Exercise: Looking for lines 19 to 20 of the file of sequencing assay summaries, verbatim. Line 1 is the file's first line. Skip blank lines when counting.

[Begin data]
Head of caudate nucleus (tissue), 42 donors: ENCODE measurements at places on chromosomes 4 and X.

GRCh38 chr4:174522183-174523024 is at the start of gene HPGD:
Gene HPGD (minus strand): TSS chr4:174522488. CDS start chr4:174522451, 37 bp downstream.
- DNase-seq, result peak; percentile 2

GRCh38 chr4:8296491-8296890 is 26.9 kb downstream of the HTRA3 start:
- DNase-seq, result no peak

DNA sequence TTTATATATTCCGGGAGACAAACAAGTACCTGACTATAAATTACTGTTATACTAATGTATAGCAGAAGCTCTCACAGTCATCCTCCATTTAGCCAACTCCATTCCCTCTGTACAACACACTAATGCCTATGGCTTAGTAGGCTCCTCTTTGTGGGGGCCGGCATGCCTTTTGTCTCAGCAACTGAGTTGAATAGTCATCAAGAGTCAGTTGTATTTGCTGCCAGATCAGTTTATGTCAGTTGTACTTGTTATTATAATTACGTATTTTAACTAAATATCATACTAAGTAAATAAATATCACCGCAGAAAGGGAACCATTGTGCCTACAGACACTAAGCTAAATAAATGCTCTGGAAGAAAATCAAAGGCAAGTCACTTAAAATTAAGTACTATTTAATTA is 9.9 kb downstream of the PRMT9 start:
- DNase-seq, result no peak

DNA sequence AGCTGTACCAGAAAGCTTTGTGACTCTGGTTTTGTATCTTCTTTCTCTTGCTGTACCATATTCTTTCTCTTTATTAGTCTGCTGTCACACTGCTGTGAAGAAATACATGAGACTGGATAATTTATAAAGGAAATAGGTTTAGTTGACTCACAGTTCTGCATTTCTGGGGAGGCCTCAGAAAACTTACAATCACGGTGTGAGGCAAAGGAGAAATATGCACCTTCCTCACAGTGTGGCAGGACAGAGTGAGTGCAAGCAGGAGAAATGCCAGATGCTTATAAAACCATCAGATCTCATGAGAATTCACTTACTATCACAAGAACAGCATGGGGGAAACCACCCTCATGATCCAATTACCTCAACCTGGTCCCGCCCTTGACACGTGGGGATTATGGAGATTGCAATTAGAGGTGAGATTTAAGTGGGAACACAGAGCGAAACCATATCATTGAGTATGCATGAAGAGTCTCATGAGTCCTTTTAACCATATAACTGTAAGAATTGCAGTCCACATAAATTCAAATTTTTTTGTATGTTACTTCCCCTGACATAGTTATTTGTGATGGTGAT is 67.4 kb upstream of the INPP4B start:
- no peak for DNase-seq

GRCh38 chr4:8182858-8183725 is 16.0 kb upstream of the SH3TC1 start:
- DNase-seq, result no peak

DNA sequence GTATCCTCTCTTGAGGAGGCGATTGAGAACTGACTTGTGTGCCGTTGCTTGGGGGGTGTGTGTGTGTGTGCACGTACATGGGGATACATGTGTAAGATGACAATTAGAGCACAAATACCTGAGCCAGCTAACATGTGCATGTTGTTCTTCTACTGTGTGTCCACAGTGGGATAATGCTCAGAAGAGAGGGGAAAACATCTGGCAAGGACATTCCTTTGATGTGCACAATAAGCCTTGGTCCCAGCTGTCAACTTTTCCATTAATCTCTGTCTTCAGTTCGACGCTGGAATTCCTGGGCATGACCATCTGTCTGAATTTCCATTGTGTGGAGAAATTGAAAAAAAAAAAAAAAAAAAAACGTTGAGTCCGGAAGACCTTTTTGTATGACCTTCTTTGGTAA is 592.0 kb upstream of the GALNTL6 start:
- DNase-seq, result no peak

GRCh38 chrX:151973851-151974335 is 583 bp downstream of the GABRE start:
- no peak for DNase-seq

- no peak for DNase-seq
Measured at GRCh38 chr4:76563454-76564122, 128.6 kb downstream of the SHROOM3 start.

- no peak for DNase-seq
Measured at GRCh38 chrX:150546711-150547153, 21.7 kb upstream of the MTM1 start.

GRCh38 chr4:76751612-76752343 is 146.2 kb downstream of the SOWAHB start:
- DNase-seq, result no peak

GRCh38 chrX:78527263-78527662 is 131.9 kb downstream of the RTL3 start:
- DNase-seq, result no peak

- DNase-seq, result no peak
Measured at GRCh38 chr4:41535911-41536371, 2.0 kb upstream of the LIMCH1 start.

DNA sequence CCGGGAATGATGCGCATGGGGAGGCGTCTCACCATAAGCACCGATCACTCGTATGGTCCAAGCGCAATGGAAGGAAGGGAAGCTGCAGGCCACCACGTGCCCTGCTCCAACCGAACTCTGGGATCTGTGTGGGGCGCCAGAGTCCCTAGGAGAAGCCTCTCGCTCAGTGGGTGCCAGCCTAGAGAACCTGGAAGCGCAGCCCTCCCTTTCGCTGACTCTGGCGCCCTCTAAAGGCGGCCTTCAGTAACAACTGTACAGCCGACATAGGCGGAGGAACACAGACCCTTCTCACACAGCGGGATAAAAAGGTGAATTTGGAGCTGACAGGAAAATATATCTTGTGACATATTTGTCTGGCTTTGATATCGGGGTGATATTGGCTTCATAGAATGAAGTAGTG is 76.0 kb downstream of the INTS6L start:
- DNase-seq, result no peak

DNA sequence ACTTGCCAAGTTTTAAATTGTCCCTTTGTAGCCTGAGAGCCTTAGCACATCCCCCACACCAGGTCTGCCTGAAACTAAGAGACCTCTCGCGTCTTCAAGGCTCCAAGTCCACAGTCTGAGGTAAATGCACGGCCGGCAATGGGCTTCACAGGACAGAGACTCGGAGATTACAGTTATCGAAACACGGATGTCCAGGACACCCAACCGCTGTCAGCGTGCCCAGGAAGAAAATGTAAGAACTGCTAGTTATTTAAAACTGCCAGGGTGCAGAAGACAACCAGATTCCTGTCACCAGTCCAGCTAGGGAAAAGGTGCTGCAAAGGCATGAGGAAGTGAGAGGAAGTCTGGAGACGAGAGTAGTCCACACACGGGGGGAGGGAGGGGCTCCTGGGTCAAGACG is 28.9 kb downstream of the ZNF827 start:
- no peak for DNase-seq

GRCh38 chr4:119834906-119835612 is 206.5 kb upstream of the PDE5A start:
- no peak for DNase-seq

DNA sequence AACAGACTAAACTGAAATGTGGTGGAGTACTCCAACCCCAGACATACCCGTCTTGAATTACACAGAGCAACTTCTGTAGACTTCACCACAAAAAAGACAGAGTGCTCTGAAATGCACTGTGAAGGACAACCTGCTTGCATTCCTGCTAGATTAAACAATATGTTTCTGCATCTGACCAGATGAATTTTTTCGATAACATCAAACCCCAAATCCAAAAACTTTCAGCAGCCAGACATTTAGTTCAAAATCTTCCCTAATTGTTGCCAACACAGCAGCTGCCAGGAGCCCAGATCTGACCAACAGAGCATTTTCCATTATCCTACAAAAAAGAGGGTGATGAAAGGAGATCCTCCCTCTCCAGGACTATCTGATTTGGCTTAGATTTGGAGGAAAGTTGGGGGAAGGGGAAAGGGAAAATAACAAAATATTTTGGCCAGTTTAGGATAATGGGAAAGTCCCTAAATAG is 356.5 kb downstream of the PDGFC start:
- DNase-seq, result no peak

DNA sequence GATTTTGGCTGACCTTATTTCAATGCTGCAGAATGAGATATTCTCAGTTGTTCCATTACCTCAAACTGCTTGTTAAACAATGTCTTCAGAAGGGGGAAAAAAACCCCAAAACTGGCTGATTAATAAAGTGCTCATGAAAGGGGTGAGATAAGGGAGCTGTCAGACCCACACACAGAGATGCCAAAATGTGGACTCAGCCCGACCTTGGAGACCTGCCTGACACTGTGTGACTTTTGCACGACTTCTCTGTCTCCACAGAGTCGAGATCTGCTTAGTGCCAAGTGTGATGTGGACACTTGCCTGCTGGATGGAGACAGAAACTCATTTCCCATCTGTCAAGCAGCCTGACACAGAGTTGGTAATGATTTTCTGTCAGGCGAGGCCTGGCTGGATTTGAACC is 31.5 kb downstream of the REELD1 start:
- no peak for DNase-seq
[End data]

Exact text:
- no peak for DNase-seq
Measured at GRCh38 chrX:150546711-150547153, 21.7 kb upstream of the MTM1 start.